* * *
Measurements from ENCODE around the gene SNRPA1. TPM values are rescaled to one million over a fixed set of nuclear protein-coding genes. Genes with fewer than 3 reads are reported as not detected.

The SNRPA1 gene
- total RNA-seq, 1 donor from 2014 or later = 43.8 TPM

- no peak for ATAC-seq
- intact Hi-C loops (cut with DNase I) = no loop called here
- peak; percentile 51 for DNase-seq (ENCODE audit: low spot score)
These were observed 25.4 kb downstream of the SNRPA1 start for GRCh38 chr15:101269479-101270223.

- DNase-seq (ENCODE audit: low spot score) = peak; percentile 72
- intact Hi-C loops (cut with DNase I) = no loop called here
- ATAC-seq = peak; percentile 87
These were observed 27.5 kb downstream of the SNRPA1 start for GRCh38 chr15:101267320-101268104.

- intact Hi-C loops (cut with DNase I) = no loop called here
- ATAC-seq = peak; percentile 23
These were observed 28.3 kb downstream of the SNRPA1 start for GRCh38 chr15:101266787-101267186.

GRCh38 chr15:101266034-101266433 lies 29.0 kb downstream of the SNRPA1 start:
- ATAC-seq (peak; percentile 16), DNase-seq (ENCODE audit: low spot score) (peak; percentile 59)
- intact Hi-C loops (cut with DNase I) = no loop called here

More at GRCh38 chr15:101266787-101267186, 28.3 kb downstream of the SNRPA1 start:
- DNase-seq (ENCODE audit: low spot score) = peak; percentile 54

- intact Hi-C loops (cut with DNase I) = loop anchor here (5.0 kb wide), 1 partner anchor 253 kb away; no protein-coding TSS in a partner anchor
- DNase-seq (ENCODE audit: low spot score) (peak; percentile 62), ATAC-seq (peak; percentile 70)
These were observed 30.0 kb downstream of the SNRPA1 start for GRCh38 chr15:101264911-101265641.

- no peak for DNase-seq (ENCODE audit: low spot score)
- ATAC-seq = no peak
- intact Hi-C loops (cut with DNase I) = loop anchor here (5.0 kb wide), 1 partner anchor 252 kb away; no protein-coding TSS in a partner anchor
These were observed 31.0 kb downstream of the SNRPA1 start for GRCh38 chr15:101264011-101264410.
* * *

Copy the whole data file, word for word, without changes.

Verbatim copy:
Measurements from ENCODE around the gene SNRPA1. TPM values are rescaled to one million over a fixed set of nuclear protein-coding genes. Genes with fewer than 3 reads are reported as not detected.

The SNRPA1 gene
- total RNA-seq, 1 donor from 2014 or later = 43.8 TPM

- no peak for ATAC-seq
- intact Hi-C loops (cut with DNase I) = no loop called here
- peak; percentile 51 for DNase-seq (ENCODE audit: low spot score)
These were observed 25.4 kb downstream of the SNRPA1 start for GRCh38 chr15:101269479-101270223.

- DNase-seq (ENCODE audit: low spot score) = peak; percentile 72
- intact Hi-C loops (cut with DNase I) = no loop called here
- ATAC-seq = peak; percentile 87
These were observed 27.5 kb downstream of the SNRPA1 start for GRCh38 chr15:101267320-101268104.

- intact Hi-C loops (cut with DNase I) = no loop called here
- ATAC-seq = peak; percentile 23
These were observed 28.3 kb downstream of the SNRPA1 start for GRCh38 chr15:101266787-101267186.

GRCh38 chr15:101266034-101266433 lies 29.0 kb downstream of the SNRPA1 start:
- ATAC-seq (peak; percentile 16), DNase-seq (ENCODE audit: low spot score) (peak; percentile 59)
- intact Hi-C loops (cut with DNase I) = no loop called here

More at GRCh38 chr15:101266787-101267186, 28.3 kb downstream of the SNRPA1 start:
- DNase-seq (ENCODE audit: low spot score) = peak; percentile 54

- intact Hi-C loops (cut with DNase I) = loop anchor here (5.0 kb wide), 1 partner anchor 253 kb away; no protein-coding TSS in a partner anchor
- DNase-seq (ENCODE audit: low spot score) (peak; percentile 62), ATAC-seq (peak; percentile 70)
These were observed 30.0 kb downstream of the SNRPA1 start for GRCh38 chr15:101264911-101265641.

- no peak for DNase-seq (ENCODE audit: low spot score)
- ATAC-seq = no peak
- intact Hi-C loops (cut with DNase I) = loop anchor here (5.0 kb wide), 1 partner anchor 252 kb away; no protein-coding TSS in a partner anchor
These were observed 31.0 kb downstream of the SNRPA1 start for GRCh38 chr15:101264011-101264410.